Celery with peanut butter is the traditional base of “ants on a log,” a classic children’s snack that provides a hefty dose of nutrition and creativity. But far from being just for children, celery and peanut butter is a combination that has a range of health benefits for people of all ages.
Eating celery with peanut butter provides a balance of all three essential nutrients: protein, carbohydrates and fat. While celery has almost no protein or healthy fats, peanut butter has both. According to the USDA, one large stalk of celery has just 10 calories, 0.5 g protein, no fat, 2 g carbohydrates, 1 g fiber and 1 g natural sugar. Two tablespoons of smooth peanut butter have 190 calories, 8 g protein, 16 g fat, 6 g carbohydrates, 2 g fiber and 3 g sugar. Of the 16 g fat in the peanut butter, 3 g are saturated.
Celery and peanut butter both have qualities that encourage feelings of satiety, which makes them an ideal snack if you’re watching your weight. Celery has a relatively high amount of fiber per serving, and fiber-rich foods tend to take longer to chew and digest. Peanut butter, alternately, has enough protein and healthy fat to promote lasting satiety, according to University of Nebraska registered dietitian Alice Henneman. In fact, according to 2003 research published in the “European Journal of Clinical Nutrition,” increased nut consumption was associated with decreased body mass index.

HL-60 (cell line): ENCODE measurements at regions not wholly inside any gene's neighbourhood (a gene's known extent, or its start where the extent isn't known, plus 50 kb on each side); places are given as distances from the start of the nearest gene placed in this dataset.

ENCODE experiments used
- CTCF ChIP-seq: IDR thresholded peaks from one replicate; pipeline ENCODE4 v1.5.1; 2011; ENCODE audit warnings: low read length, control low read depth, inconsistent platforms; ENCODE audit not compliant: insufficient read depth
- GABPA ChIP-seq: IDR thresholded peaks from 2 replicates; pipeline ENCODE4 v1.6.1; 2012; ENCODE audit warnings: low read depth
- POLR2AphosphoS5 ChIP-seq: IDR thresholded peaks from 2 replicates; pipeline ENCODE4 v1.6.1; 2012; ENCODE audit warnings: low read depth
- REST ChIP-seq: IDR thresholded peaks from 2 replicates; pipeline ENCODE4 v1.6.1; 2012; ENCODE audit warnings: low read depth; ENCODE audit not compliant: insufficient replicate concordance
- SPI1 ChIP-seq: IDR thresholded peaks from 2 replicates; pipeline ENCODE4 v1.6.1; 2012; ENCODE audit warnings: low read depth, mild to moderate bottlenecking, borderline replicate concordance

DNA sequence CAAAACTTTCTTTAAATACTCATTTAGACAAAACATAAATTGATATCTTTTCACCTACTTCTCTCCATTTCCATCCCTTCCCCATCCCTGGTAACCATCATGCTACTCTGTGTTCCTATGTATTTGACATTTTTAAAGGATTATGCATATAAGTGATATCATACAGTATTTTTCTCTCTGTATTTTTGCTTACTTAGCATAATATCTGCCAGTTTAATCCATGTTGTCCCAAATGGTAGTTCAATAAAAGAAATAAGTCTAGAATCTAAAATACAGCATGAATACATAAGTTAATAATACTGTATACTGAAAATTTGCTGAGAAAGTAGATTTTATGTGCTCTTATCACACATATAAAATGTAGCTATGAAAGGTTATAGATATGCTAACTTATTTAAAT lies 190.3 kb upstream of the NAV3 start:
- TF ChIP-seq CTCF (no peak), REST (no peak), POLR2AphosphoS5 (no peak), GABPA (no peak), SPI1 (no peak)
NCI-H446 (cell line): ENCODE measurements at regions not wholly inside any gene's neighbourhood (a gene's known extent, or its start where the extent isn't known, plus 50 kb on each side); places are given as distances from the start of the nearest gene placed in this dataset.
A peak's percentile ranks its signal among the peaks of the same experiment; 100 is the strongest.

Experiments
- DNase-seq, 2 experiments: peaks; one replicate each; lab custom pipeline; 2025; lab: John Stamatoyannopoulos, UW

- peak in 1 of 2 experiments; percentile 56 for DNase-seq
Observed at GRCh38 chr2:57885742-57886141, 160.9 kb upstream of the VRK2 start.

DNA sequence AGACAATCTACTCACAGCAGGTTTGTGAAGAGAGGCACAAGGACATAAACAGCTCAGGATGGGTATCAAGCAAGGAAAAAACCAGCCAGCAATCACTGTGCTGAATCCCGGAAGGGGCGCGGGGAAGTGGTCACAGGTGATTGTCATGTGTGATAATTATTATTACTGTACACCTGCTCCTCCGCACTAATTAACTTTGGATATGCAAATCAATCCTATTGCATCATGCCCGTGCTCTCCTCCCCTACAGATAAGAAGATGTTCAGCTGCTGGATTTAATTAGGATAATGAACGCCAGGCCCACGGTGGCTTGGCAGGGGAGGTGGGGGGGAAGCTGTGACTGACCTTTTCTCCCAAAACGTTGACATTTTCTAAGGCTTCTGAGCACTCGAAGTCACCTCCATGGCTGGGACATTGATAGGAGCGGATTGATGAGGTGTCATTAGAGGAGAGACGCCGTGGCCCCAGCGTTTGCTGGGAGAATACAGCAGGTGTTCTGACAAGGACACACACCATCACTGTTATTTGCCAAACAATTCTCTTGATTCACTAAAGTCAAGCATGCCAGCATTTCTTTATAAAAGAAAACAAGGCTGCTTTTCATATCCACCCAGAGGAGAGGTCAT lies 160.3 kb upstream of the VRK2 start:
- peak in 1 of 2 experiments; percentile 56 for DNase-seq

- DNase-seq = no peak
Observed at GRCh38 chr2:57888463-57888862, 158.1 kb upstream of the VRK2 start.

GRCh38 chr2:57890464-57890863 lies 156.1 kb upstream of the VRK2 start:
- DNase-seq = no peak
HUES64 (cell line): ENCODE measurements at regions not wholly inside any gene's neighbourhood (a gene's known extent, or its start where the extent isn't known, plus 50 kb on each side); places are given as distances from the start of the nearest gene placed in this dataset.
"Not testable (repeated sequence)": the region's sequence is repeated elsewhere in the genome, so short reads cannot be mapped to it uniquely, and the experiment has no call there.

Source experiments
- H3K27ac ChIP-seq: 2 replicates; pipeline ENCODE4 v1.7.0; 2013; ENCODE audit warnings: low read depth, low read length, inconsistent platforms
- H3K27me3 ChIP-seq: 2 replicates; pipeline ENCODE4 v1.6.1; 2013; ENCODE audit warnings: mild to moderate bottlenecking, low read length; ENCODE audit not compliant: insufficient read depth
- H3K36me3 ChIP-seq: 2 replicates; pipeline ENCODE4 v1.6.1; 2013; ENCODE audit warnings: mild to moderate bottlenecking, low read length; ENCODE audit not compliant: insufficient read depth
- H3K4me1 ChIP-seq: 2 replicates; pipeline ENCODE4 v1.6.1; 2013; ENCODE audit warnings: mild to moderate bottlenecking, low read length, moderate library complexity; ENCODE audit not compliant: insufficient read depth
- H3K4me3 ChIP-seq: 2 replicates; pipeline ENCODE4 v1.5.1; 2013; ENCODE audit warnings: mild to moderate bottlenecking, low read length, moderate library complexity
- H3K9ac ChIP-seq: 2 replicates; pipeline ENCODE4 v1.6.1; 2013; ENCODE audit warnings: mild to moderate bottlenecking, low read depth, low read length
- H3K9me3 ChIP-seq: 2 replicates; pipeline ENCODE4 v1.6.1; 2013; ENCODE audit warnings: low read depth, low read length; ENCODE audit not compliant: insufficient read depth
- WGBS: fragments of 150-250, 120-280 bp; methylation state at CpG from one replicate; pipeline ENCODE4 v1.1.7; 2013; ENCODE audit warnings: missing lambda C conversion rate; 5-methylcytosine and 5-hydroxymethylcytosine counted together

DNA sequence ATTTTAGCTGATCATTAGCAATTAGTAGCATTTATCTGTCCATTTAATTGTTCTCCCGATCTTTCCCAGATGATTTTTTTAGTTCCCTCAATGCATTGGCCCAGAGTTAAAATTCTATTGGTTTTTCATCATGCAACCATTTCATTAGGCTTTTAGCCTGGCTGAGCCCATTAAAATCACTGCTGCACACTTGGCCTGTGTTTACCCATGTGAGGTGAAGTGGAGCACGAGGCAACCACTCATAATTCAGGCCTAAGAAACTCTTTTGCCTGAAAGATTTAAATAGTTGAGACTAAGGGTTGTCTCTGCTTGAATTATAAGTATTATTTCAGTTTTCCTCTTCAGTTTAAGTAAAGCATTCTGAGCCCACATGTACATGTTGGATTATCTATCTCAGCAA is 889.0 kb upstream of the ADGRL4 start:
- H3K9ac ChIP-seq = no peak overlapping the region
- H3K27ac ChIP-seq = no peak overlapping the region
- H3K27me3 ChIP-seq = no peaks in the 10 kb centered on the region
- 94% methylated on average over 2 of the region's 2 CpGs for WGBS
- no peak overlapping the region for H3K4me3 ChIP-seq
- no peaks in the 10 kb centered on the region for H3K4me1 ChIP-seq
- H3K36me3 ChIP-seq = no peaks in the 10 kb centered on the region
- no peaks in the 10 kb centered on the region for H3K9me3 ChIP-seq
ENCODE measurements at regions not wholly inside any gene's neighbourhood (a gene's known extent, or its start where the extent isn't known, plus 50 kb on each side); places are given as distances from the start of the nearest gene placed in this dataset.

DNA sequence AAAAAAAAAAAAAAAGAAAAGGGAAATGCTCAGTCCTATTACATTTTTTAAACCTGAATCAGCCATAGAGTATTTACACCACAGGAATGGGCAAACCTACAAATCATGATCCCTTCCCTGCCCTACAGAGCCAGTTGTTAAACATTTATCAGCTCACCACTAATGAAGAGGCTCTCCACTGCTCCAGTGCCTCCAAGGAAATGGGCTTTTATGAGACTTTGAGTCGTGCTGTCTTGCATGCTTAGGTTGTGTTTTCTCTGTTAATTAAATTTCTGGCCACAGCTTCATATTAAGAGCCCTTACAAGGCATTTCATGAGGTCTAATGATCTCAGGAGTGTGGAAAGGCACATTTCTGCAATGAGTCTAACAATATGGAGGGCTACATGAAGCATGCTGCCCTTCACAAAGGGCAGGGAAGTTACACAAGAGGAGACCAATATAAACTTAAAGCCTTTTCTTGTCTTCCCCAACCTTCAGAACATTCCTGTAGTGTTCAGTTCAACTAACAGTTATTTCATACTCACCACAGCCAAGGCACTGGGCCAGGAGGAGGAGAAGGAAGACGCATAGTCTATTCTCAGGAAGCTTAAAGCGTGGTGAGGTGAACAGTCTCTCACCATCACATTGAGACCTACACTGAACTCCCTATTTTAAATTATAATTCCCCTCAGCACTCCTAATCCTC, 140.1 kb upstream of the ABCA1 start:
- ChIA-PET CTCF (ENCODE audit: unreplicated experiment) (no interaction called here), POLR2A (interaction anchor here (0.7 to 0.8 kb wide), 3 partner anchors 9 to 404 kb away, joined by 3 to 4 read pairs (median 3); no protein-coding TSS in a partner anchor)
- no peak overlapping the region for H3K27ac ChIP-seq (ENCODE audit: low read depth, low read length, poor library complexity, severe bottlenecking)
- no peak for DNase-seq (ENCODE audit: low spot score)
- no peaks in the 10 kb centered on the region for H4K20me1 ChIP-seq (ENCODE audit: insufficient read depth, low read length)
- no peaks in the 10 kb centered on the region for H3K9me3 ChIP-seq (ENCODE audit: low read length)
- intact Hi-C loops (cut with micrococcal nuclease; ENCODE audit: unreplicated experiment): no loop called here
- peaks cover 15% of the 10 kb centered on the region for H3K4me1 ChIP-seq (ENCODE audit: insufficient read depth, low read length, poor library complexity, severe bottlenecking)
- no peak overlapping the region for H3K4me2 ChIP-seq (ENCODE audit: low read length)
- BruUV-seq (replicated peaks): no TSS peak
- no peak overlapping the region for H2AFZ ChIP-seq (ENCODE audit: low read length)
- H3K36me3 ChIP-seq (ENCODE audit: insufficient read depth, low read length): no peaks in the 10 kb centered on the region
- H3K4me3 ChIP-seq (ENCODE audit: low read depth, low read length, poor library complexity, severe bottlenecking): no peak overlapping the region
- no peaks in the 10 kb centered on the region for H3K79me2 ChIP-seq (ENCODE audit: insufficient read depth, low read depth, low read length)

Snacking on peanut butter and celery may also improve cardiovascular risk factors. According to ChooseMyPlate.gov, fiber-rich veggies such as celery have the potential to reduce blood cholesterol levels and heart disease risk. Nuts have heart-healthy unsaturated fats, the type of fats that lower LDL cholesterol, lessen the risk of blood clots and make the linings of your arteries healthier.
Vitamins and Minerals
Providing a balanced package of protein, carbs and fat isn’t the only nutritional advantage that peanut butter and celery can offer. According to the USDA National Nutrient database, celery contains vitamins A, B, C and E and the minerals calcium, magnesium, phosphorus, potassium and sodium. When you cook the veggie, it loses much of its vitamin B and E, so eating it raw with peanut butter provides a definite advantage. The American Peanut Council adds that peanut butter is a valuable source of folate, vitamin E, niacin, thiamine, riboflavin and vitamin B-6.